Tomboy Bride: A Woman's Personal Account of Life in Mining Camps of the West (The Pruett Series)

by Harriet Fish Backus

Paperback, 1980




WestWinds Press (1980), Edition: Second edition, 320 pages


A Colorado favorite, Tomboy Bride presents the first-hand account of a young pioneer woman and her life in a rough and tumble mining town of the Old West. In 1906 at the age of twenty, Harriet Fish hopped on a train from Oakland, California, to the San Juan Mountains of Colorado in search of a new life as the bride of assayer George Backus. Together, the couple ventured forth to discover mining town life at the turn of the twentieth century, adjusting to dizzying elevation heights of 11,500 feet and all the hardships that come with it: limited water, rationed food supplies, lack of medical care, difficulty in travel, avalanches, and many more. As she and George move from Telluride's Tomboy Mine to the rugged coast of British Columbia, to the town of Elk City, Idaho, and then back to Colorado's Leadville, Harriet paints a poignant picture of a world centered around silver mining, sharing amusing and often challenging experiences as a woman of the era. With a new foreword by award-winning author Pam Houston, this 50th anniversary edition also includes previously unpublished black and white photographs documenting Harriet's journey. Tomboy Bride endures as a classic of the region to this day as it captures in heart-felt emotion and vivid detail the personal account of Harriet Backus, a true pioneer of the West.… (more)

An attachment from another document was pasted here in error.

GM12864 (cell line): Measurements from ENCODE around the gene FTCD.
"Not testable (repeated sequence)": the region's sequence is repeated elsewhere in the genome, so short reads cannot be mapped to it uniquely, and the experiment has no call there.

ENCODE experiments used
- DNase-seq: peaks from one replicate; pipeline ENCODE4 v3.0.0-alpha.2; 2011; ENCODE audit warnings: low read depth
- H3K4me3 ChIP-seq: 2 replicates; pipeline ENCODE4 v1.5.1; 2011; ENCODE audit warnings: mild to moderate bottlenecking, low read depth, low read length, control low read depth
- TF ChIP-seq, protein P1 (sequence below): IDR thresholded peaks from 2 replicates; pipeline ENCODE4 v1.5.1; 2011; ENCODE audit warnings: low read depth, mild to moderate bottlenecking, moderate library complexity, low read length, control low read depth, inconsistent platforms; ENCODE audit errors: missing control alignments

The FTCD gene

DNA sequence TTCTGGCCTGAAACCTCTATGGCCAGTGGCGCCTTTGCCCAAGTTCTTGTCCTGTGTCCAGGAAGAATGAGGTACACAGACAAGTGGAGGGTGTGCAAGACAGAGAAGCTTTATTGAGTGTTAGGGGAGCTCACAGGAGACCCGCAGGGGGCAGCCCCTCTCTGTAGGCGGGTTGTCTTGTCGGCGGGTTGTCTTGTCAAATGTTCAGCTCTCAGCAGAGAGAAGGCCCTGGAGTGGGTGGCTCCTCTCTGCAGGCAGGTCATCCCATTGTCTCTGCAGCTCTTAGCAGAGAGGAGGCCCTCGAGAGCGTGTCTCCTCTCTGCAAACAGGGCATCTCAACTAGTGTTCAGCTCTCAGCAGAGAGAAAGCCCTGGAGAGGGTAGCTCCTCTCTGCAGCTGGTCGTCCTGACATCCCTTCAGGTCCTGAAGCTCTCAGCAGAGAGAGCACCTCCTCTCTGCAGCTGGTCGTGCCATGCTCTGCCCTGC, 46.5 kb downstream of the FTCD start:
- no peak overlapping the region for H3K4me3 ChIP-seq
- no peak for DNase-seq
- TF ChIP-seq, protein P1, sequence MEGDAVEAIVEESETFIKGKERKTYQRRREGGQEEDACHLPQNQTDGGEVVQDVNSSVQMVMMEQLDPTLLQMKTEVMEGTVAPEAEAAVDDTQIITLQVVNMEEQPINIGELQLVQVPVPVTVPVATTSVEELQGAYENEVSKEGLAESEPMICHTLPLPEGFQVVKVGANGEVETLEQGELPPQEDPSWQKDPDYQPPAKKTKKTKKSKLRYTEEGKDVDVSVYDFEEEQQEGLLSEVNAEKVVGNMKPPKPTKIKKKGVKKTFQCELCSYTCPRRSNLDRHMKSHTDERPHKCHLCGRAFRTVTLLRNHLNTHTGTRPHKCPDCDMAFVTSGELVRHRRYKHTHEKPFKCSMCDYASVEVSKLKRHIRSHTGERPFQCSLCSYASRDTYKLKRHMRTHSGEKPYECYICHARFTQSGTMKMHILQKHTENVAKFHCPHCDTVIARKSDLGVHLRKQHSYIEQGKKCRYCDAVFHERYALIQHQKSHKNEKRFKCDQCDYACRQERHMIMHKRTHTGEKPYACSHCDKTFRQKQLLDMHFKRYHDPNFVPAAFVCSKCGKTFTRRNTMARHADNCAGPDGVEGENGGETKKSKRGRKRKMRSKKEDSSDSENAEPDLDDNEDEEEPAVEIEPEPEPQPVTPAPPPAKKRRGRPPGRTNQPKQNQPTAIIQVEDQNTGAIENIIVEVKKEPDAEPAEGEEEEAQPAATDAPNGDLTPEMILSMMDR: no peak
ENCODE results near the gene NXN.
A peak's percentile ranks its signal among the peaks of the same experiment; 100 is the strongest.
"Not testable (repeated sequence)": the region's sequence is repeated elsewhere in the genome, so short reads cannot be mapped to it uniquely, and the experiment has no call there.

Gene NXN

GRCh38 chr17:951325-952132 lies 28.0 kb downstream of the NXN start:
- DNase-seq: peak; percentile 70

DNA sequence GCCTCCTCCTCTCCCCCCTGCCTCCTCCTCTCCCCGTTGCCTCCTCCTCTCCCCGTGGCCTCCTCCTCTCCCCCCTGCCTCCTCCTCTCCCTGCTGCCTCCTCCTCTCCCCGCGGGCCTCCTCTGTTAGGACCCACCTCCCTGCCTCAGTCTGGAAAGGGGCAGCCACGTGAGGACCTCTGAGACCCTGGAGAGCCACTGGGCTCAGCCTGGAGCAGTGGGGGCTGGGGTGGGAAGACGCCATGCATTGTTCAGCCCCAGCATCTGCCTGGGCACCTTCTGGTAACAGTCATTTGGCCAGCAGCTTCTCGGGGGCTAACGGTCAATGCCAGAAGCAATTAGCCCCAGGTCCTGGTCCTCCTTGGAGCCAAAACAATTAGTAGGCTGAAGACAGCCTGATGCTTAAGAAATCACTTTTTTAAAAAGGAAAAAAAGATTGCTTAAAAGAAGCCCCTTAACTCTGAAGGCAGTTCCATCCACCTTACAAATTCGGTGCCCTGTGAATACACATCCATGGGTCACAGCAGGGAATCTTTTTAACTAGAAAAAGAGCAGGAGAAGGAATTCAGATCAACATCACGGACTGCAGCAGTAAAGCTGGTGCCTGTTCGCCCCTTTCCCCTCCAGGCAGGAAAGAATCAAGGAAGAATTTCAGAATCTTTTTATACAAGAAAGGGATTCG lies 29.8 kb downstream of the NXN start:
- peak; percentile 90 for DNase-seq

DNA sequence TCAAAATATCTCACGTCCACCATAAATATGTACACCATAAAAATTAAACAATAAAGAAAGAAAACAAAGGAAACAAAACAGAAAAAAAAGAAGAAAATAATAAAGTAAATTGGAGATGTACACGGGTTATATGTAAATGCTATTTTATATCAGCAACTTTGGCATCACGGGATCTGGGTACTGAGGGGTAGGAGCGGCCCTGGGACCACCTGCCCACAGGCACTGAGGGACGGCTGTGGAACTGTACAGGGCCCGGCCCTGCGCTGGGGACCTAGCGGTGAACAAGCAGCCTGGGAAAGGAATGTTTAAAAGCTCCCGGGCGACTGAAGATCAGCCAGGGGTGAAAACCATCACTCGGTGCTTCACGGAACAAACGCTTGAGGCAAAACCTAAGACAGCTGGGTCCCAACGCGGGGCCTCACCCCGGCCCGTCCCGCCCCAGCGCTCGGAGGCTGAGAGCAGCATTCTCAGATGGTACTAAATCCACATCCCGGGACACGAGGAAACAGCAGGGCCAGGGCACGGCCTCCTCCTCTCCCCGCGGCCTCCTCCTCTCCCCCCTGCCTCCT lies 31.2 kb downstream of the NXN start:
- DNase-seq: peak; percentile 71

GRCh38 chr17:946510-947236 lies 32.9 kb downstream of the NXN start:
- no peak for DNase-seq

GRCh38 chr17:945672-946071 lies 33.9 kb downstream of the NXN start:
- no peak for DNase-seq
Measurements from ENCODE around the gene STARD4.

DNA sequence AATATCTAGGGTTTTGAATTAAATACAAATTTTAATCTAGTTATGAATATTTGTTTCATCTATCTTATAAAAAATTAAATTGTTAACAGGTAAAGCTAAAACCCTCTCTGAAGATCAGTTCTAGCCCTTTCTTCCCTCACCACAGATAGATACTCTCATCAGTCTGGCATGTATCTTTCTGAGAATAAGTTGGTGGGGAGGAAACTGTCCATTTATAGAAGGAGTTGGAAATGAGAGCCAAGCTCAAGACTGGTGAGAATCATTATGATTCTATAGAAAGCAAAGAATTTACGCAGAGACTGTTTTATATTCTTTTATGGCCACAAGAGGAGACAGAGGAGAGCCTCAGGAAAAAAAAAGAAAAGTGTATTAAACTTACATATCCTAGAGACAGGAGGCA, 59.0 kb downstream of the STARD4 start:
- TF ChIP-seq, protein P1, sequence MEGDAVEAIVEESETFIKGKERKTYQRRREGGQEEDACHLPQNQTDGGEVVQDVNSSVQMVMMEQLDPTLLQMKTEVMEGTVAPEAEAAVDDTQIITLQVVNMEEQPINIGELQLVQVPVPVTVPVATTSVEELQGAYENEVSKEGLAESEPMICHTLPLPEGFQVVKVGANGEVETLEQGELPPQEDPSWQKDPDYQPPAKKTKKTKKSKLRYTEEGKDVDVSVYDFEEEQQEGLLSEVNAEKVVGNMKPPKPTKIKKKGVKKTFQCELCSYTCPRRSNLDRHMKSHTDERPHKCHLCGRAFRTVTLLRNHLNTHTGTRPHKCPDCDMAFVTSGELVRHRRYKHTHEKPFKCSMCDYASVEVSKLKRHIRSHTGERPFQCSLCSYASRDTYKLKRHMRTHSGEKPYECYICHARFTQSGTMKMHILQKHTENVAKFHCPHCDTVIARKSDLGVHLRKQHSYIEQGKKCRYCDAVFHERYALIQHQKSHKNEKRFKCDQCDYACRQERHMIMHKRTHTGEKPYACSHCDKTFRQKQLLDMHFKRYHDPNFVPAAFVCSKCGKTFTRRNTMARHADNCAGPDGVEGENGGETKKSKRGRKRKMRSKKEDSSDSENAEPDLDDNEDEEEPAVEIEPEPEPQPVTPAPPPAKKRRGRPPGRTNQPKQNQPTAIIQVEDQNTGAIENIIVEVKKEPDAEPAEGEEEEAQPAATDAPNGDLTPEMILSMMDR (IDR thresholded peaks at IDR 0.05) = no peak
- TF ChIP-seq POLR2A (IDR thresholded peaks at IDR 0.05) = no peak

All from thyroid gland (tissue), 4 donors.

½ (18 ratings; 3.9)

User reviews

LibraryThing member ElnEm
My Grandparents grew up and were married in the San Juan Mountains mining region in the early 20th century and my grandmother said this account is very much what her life was like as a bride at 18.
LibraryThing member itsJUSTme
I really wanted to like this book but was disappointed. It got "old" real fast. About 1/2 way through I was tired of it and just wanted to be done. I normally like this kind of book! But it just didn't do it for me.
LibraryThing member AmronGravett
"I heard more incredible stories of packrat ingenuity and achievement but no one could tell why the rats hid the food instead of eating it.

The author recounts life at the Tomboy Mine nearly 12,000 feet high in a mountain near Telluride. She retells their lives moving around to British Columbia,
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Idaho and Leadville. After numerous rejections, it was finally published when she was 84 years old. This is an important memoir from Colorado mining history and the conditions of the families who endured.
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Original language


Original publication date

1977 (Pruett Publishing Co., Boulder Colorado)

Physical description

320 p.; 5.5 inches


0871085127 / 9780871085122
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